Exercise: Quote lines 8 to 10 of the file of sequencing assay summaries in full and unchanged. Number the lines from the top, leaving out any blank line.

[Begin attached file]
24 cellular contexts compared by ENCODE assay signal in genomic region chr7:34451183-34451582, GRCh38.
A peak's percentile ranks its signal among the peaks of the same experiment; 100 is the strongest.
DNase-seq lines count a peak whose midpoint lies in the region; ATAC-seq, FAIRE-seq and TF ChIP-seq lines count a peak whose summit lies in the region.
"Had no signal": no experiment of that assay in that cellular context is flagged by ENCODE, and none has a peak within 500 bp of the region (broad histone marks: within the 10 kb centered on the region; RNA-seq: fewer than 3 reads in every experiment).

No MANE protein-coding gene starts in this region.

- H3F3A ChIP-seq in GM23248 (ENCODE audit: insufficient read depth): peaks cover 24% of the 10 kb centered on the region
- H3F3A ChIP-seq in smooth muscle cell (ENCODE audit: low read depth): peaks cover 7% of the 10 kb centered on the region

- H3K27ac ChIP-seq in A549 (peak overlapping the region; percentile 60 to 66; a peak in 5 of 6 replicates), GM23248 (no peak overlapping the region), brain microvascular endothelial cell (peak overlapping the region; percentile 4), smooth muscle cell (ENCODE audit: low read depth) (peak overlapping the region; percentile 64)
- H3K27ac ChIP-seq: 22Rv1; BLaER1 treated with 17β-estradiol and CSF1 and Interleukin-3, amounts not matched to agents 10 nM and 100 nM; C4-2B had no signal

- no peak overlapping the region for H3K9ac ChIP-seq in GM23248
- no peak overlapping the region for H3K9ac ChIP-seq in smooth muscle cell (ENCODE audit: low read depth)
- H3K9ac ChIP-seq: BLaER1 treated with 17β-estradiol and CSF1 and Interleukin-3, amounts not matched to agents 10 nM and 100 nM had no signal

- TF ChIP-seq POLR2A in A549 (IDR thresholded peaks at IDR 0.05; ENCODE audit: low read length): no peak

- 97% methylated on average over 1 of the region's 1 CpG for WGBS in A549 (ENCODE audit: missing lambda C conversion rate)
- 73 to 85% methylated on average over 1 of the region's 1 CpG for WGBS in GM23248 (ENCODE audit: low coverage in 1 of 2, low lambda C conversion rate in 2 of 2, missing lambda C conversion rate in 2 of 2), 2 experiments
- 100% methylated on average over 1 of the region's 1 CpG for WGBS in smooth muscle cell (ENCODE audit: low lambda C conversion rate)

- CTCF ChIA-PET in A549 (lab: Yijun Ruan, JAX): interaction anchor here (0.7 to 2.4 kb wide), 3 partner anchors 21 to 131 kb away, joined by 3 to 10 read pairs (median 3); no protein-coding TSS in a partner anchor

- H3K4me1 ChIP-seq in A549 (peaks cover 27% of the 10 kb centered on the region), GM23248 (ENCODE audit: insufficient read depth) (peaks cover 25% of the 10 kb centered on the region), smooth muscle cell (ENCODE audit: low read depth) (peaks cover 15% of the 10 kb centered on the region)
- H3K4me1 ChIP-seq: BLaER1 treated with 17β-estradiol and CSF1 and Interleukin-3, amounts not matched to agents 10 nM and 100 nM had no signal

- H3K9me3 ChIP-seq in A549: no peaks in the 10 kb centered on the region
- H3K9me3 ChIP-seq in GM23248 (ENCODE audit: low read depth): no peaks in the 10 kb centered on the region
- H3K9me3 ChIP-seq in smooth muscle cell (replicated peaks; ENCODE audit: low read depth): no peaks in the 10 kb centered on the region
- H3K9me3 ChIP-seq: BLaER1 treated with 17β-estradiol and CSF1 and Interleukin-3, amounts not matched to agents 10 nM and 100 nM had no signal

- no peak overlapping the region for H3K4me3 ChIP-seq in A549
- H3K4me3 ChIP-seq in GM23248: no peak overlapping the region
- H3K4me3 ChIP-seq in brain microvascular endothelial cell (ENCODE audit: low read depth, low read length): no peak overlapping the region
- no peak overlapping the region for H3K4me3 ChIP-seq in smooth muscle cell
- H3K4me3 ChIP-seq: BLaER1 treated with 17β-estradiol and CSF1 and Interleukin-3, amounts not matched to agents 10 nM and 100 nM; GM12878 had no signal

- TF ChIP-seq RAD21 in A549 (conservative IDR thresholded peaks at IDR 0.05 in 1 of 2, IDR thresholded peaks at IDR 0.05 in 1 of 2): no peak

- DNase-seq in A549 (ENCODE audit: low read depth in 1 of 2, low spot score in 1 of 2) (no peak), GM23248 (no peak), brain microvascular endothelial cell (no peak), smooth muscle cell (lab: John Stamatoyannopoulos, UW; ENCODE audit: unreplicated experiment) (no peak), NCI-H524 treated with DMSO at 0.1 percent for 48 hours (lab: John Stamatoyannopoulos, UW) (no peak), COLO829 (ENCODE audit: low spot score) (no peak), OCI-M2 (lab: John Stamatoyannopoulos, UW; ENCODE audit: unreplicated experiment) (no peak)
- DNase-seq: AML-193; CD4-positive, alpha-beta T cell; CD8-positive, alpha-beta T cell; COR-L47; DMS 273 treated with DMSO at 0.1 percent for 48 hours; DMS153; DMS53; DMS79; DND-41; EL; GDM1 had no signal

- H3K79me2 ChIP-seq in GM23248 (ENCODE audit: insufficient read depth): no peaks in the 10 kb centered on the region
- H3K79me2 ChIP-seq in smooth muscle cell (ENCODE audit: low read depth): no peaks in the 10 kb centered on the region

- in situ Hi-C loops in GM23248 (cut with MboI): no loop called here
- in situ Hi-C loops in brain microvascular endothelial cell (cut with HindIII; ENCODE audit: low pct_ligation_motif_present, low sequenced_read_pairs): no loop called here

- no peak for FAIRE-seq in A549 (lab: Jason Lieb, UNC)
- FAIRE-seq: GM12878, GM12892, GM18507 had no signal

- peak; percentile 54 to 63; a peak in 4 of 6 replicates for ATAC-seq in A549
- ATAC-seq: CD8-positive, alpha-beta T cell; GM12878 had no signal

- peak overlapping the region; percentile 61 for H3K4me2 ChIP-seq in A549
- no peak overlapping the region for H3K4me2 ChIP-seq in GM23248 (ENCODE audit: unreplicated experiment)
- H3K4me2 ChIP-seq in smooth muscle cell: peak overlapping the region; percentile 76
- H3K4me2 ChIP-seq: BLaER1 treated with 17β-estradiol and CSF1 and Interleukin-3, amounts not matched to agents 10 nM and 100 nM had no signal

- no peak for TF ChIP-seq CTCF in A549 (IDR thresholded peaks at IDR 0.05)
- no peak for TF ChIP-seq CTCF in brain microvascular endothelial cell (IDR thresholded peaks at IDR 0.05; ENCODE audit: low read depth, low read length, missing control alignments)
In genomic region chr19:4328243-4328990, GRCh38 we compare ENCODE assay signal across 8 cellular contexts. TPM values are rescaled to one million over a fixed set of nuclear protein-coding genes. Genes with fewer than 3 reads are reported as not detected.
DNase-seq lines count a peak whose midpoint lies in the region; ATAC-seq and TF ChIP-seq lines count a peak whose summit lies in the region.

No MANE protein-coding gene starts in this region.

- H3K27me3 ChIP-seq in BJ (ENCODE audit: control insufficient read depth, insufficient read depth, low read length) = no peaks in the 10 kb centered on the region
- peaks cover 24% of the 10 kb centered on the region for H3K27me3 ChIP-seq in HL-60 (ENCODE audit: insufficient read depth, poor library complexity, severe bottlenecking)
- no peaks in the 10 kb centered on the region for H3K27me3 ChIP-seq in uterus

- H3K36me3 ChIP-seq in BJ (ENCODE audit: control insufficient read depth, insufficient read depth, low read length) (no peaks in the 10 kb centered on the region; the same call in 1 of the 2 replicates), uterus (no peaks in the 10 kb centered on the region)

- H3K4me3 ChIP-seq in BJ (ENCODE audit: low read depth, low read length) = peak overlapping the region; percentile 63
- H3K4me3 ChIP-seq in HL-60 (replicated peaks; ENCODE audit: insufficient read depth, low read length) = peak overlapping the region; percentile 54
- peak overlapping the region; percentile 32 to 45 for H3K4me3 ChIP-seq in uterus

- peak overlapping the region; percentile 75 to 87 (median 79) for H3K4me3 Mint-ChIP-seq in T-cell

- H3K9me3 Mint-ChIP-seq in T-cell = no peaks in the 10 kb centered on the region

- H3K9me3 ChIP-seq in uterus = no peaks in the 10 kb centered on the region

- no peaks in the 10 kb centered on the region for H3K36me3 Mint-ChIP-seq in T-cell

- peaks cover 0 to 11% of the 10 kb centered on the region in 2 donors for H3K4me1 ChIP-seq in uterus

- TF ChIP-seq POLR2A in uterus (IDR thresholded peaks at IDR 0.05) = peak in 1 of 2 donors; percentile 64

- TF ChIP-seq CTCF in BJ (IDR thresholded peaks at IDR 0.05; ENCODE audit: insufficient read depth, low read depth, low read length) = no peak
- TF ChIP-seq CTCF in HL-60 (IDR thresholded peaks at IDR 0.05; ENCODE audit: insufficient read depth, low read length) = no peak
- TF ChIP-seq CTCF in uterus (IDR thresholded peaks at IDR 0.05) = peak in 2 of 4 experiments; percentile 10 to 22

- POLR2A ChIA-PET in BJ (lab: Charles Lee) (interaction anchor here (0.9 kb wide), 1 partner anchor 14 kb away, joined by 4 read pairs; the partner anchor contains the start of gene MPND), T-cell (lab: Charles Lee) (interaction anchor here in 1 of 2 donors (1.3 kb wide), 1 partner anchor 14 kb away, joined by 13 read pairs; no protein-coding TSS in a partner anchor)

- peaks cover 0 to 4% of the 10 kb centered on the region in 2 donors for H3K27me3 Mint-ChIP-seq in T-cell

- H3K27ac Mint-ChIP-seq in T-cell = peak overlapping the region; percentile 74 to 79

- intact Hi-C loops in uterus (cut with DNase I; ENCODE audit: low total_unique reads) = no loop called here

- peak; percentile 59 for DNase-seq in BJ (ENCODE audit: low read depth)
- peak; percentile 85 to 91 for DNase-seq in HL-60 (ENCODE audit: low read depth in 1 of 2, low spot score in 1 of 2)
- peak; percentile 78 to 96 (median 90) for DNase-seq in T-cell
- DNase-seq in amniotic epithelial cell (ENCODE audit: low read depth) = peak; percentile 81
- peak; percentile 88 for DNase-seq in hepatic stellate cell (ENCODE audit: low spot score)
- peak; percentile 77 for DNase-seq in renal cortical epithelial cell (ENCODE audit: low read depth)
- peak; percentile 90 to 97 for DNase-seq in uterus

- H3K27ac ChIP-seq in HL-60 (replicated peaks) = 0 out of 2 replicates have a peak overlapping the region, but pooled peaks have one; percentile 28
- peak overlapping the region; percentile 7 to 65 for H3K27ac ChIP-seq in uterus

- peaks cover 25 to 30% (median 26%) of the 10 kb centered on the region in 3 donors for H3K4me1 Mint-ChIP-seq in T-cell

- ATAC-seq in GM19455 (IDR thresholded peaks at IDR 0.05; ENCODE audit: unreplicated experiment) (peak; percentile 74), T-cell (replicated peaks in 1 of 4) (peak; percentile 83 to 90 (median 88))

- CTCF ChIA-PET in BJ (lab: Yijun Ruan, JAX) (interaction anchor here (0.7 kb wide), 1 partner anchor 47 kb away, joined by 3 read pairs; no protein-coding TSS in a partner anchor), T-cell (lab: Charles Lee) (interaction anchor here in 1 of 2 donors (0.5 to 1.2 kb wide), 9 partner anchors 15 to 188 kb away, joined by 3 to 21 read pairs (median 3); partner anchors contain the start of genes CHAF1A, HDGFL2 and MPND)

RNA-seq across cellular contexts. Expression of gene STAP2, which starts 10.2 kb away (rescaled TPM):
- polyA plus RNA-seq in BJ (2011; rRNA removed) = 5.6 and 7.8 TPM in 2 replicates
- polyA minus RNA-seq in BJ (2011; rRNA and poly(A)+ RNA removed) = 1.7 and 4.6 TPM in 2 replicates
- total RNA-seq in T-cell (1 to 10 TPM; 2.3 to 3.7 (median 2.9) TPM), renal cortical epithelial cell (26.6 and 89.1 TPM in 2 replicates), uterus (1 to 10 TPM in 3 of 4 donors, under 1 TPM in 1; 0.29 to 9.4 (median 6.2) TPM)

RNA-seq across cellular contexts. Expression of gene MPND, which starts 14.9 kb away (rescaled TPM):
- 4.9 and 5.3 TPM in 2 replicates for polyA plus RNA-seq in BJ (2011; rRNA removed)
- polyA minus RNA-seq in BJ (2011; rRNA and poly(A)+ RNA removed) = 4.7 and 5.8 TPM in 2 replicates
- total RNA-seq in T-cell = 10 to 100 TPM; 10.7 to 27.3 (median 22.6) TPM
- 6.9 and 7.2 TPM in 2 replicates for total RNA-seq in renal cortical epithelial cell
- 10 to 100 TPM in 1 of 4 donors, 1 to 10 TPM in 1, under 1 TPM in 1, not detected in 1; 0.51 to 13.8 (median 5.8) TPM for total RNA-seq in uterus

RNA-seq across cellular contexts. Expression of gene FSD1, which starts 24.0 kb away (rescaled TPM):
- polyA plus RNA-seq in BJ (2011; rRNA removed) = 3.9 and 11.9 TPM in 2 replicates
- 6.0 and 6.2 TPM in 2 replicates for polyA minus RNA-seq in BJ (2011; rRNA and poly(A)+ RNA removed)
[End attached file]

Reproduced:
- H3K27ac ChIP-seq in A549 (peak overlapping the region; percentile 60 to 66; a peak in 5 of 6 replicates), GM23248 (no peak overlapping the region), brain microvascular endothelial cell (peak overlapping the region; percentile 4), smooth muscle cell (ENCODE audit: low read depth) (peak overlapping the region; percentile 64)
- H3K27ac ChIP-seq: 22Rv1; BLaER1 treated with 17β-estradiol and CSF1 and Interleukin-3, amounts not matched to agents 10 nM and 100 nM; C4-2B had no signal

- no peak overlapping the region for H3K9ac ChIP-seq in GM23248